First Day in the Cayo
San Ignacio Travel Blog› entry 3 of 13 › view all entries
July 1st, 2010 – by: sayohat
Mark was in shopper's heaven, though. The stuff was nice, and he bought some gifts for people back home, including brightly colored bags, some jewelry and a slate carving of the main temple at Xunantunich that was hand-carved by one of the cutest little kids we'd seen, Victor. He was an active salesman, but we learned that he was related to most of the vendors.
I was a little concerned about the name of this place, which translates as "Place of the Ticks," but we only saw butterflies, birds and a few little lizards. It was relatively quiet and there was more shade than we'd seen yet, although it was still hotter than blazes. Cahal Pech is a "live" site, meaning that there is still much excavation going on, and we saw several archeologists digging up foundations, sifting through dirt for artifacts and otherwise unearthing more remnants of this ancient city that wasn't even discovered until the 1950s.
Around the side of the main plaza near where some groundskeepers were working were some steep steps up to a top plinth. This was the highest point at Cahal Pech and gave us a birds-eye view of the plaza with the backdrop of whispering winds. It was very peaceful. It would have been the perfect place for a picnic. We took our time slowly browsing the site, even though it would be the smallest sites we saw. Cahal Pech had a peace about it that beckoned to linger, and it being our first full day in the country, we didn't want to rush anything. We were also taking in the plantlife--so many flowering trees and buds. We noticed some olive-shaped fruits on the ground, some red and some green. They had a pungent but pleasant scent and were slightly oily to the touch. It turns out these were copal, from where citronella is made--a natural insect repellent.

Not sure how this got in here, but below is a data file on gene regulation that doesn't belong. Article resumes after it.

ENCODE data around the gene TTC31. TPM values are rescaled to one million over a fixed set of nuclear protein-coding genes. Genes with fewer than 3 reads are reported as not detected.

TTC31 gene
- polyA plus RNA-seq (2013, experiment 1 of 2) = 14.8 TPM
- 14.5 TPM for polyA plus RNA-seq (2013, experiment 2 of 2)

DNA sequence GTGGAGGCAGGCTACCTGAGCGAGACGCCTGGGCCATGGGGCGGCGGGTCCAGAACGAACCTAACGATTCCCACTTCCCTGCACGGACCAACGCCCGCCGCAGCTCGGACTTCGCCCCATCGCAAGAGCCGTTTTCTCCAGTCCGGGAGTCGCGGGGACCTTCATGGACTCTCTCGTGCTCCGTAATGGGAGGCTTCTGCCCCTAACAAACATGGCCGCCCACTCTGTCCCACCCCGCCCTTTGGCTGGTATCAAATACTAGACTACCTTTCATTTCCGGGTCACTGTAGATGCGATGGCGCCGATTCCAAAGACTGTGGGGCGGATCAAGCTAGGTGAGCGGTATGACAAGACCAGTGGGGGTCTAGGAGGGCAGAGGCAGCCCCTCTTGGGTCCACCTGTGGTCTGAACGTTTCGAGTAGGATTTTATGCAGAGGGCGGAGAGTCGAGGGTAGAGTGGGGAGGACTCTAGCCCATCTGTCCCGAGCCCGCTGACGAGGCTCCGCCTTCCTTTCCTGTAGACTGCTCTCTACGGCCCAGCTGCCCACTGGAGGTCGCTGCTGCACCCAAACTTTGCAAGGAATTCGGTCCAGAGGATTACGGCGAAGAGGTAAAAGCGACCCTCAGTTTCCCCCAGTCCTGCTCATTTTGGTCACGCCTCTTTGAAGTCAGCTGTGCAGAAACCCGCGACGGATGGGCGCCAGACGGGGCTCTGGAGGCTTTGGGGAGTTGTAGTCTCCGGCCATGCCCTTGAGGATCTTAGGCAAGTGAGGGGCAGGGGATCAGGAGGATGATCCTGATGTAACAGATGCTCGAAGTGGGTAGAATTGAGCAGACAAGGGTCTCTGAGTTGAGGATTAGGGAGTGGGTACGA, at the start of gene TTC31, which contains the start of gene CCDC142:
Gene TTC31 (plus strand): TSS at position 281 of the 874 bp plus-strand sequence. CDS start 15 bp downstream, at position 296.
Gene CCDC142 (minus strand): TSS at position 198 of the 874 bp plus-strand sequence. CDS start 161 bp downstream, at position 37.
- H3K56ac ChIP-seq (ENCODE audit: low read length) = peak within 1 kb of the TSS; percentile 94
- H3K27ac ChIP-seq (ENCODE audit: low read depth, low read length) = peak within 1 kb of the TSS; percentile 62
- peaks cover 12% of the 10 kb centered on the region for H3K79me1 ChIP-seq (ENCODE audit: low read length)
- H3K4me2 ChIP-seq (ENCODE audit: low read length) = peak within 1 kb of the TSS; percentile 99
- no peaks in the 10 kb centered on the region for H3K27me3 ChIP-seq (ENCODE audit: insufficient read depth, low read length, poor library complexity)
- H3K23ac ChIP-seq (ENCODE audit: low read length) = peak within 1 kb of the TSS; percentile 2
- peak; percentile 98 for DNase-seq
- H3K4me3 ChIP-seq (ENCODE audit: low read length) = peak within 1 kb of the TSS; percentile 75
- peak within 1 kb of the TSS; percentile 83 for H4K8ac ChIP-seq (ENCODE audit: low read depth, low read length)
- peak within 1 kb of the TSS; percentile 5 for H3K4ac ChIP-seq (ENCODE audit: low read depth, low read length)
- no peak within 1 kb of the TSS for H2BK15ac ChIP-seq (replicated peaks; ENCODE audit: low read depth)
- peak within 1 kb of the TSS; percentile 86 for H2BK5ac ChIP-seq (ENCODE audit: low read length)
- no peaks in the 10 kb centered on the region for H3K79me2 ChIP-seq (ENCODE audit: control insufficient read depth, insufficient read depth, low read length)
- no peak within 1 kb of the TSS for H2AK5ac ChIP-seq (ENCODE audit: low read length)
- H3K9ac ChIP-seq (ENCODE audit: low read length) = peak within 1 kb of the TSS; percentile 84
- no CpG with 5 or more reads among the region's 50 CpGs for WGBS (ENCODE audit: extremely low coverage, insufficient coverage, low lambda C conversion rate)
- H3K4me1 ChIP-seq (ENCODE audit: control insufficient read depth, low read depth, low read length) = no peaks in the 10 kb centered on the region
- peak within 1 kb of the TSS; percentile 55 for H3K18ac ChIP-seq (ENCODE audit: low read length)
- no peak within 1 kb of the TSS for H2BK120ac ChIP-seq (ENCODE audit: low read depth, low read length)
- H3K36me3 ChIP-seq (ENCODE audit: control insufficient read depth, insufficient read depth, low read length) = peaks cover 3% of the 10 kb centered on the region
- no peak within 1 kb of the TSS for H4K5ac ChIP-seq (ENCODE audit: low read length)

By the time we had explored Cahal Pech, we were out of water and overheated.
We walked around town, past a park and the market, where they were getting ready to close for the day. Exotic fruit like carambola, apple bananas and pitayas decorated baskets in the stalls. After another round of showers and more walking around, we shared a burrito at a place called Erva's, which turned out to be the best burrito either of us had ever had. It was advertised as 12" but I think it was a few inches longer and filled with delicious beans and meat. Mark had a chocolate malt and I had a beer. We were exhausted, and didn't last much longer, but vowed to come back for more of that burrito goodness!
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